Headline for Featured Item #1 Michael Reuscher Discovers Two New Species of ‘Spaghetti Worms’ Important to the Ocean Food Chain - Texas A&M University-Corpus Christi
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Michael Reuscher Discovers Two New Species of ‘Spaghetti Worms’ Important to the Ocean Food Chain

May 17, 2012

CORPUS CHRISTI, Texas – Michael Reuscher, a Texas A&M University-Corpus Christi Marine Biology Ph.D. candidate, recently described two new species of "spaghetti worms" (terebellid polychaetes), the first species that have been found at hydrothermal vents, habitats in the oceans where water is heated to up to 750 °F and enriched with minerals.

Reuscher is co-author of a research article on this topic that will be published in the Journal of the Marine Biological Association of the United Kingdom (vol. 92, issue 4) in May. He is also a graduate research assistant for the Harte Research Institute for the Gulf of Mexico Studies. 

Reuscher, who came to Texas A&M-Corpus Christi in 2008 from Heidelberg, Germany, has already discovered 20 new species of "ocean earthworms" from Japan, and eight new species from different regions in the Pacific Ocean and the Red Sea.  He says that these species are so important because they provide food for other animals, such as crabs, and many commercial fish.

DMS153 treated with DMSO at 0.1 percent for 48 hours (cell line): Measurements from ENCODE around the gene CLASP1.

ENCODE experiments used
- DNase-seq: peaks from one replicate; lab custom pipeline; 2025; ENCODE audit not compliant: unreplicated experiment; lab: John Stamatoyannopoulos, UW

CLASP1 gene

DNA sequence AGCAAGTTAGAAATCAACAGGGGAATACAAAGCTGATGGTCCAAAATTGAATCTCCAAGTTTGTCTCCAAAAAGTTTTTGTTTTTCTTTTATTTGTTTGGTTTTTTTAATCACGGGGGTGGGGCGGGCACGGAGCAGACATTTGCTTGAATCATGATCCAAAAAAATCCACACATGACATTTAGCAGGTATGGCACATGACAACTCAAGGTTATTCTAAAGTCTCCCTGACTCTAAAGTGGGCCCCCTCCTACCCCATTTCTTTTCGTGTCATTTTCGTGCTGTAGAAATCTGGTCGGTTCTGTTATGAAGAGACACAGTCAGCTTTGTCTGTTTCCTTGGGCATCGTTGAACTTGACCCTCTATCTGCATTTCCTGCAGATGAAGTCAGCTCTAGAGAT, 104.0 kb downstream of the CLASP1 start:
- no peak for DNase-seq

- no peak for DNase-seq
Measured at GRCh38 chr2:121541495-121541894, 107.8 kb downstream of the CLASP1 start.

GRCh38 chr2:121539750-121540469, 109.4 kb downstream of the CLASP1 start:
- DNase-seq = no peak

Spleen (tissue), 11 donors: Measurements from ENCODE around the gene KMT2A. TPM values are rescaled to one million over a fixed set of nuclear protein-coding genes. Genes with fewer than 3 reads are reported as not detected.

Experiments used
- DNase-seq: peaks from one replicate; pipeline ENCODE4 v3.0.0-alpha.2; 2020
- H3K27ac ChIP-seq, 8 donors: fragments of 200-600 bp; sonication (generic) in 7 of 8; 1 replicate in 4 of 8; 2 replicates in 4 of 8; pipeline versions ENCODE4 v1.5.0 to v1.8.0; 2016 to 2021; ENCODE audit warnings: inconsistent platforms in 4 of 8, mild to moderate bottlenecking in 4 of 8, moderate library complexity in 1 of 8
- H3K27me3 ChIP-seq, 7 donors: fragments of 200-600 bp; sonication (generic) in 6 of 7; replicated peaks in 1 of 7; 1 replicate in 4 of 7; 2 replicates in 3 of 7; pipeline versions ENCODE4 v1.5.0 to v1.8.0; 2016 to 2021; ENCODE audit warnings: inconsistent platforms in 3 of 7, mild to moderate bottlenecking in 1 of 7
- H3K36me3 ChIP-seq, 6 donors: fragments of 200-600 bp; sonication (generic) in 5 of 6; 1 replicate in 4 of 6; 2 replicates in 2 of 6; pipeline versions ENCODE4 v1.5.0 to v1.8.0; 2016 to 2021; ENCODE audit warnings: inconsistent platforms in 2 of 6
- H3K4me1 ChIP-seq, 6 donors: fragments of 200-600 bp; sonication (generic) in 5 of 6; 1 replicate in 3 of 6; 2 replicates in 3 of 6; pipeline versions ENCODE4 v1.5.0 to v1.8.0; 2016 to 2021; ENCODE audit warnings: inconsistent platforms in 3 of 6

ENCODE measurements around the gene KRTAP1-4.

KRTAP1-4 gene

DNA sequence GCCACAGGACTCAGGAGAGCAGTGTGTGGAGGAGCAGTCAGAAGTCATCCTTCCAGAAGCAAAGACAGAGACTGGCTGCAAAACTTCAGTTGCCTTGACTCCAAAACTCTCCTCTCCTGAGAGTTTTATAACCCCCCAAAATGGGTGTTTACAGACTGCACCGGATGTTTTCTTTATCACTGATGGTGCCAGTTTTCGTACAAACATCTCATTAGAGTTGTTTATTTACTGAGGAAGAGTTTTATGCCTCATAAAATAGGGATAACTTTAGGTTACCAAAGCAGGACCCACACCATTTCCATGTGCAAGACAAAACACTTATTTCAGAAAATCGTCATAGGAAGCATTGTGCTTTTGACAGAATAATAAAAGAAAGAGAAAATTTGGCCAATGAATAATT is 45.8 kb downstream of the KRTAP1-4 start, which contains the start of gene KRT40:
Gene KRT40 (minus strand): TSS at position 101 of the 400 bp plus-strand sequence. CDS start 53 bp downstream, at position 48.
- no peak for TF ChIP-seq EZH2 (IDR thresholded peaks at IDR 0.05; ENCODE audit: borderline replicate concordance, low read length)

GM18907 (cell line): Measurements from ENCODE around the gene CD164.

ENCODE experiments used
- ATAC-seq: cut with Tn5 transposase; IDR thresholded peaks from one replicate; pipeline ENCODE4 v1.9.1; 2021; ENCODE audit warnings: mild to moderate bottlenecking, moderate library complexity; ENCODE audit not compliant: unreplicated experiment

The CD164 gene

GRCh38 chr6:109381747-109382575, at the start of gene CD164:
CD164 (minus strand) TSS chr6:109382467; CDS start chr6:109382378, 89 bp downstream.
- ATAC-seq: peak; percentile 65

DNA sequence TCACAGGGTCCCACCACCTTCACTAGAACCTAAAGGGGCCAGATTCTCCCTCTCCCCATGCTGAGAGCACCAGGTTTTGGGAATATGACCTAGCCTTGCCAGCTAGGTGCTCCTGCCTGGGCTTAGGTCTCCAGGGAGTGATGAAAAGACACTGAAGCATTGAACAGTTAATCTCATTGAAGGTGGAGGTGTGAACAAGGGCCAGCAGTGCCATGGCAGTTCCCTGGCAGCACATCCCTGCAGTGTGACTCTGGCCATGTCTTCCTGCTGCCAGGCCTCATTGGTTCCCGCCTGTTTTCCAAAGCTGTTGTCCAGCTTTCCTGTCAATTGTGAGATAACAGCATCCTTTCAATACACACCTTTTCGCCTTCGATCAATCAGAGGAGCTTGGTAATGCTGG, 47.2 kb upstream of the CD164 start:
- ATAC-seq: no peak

"If you were to take away the polychaetes, the abundance of food would dramatically decrease," he said. "These worms also redistribute the nutrients in ocean floor sediment and increase oxygenation." 

Reuscher adds that another concern is scientists are losing species at a faster rate than they are discovering them.

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